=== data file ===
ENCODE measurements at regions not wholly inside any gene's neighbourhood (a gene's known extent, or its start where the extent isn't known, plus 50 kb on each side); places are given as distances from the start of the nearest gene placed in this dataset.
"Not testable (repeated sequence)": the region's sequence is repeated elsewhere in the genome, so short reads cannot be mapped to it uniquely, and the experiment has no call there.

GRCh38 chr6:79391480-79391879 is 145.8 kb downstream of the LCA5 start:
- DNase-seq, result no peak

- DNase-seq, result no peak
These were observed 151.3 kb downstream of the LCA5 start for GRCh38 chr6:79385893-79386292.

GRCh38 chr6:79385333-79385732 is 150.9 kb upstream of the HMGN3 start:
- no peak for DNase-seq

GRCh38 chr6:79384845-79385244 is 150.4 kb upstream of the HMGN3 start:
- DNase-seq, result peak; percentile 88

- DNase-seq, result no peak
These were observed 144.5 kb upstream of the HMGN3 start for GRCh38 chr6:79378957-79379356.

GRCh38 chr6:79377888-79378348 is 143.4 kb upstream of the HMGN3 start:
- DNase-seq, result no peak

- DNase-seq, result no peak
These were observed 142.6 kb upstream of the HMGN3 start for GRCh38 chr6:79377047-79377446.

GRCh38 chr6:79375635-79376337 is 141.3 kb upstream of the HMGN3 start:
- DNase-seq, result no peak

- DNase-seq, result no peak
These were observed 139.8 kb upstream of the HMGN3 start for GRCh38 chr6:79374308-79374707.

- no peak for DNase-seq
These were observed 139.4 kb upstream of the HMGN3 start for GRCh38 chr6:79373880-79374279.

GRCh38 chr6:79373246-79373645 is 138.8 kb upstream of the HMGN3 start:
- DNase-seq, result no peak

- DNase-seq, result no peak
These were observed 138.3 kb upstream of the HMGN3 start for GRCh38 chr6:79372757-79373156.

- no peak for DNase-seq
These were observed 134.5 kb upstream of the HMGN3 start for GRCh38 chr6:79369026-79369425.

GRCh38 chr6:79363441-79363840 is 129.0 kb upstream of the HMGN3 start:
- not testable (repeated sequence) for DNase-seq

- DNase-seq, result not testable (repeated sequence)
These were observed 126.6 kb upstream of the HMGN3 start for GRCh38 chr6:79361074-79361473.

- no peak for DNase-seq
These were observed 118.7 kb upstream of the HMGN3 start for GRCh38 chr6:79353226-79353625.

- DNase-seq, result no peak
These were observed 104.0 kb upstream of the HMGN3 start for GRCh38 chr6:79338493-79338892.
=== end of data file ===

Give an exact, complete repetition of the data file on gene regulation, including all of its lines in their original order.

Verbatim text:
ENCODE measurements at regions not wholly inside any gene's neighbourhood (a gene's known extent, or its start where the extent isn't known, plus 50 kb on each side); places are given as distances from the start of the nearest gene placed in this dataset.
"Not testable (repeated sequence)": the region's sequence is repeated elsewhere in the genome, so short reads cannot be mapped to it uniquely, and the experiment has no call there.

GRCh38 chr6:79391480-79391879 is 145.8 kb downstream of the LCA5 start:
- DNase-seq, result no peak

- DNase-seq, result no peak
These were observed 151.3 kb downstream of the LCA5 start for GRCh38 chr6:79385893-79386292.

GRCh38 chr6:79385333-79385732 is 150.9 kb upstream of the HMGN3 start:
- no peak for DNase-seq

GRCh38 chr6:79384845-79385244 is 150.4 kb upstream of the HMGN3 start:
- DNase-seq, result peak; percentile 88

- DNase-seq, result no peak
These were observed 144.5 kb upstream of the HMGN3 start for GRCh38 chr6:79378957-79379356.

GRCh38 chr6:79377888-79378348 is 143.4 kb upstream of the HMGN3 start:
- DNase-seq, result no peak

- DNase-seq, result no peak
These were observed 142.6 kb upstream of the HMGN3 start for GRCh38 chr6:79377047-79377446.

GRCh38 chr6:79375635-79376337 is 141.3 kb upstream of the HMGN3 start:
- DNase-seq, result no peak

- DNase-seq, result no peak
These were observed 139.8 kb upstream of the HMGN3 start for GRCh38 chr6:79374308-79374707.

- no peak for DNase-seq
These were observed 139.4 kb upstream of the HMGN3 start for GRCh38 chr6:79373880-79374279.

GRCh38 chr6:79373246-79373645 is 138.8 kb upstream of the HMGN3 start:
- DNase-seq, result no peak

- DNase-seq, result no peak
These were observed 138.3 kb upstream of the HMGN3 start for GRCh38 chr6:79372757-79373156.

- no peak for DNase-seq
These were observed 134.5 kb upstream of the HMGN3 start for GRCh38 chr6:79369026-79369425.

GRCh38 chr6:79363441-79363840 is 129.0 kb upstream of the HMGN3 start:
- not testable (repeated sequence) for DNase-seq

- DNase-seq, result not testable (repeated sequence)
These were observed 126.6 kb upstream of the HMGN3 start for GRCh38 chr6:79361074-79361473.

- no peak for DNase-seq
These were observed 118.7 kb upstream of the HMGN3 start for GRCh38 chr6:79353226-79353625.

- DNase-seq, result no peak
These were observed 104.0 kb upstream of the HMGN3 start for GRCh38 chr6:79338493-79338892.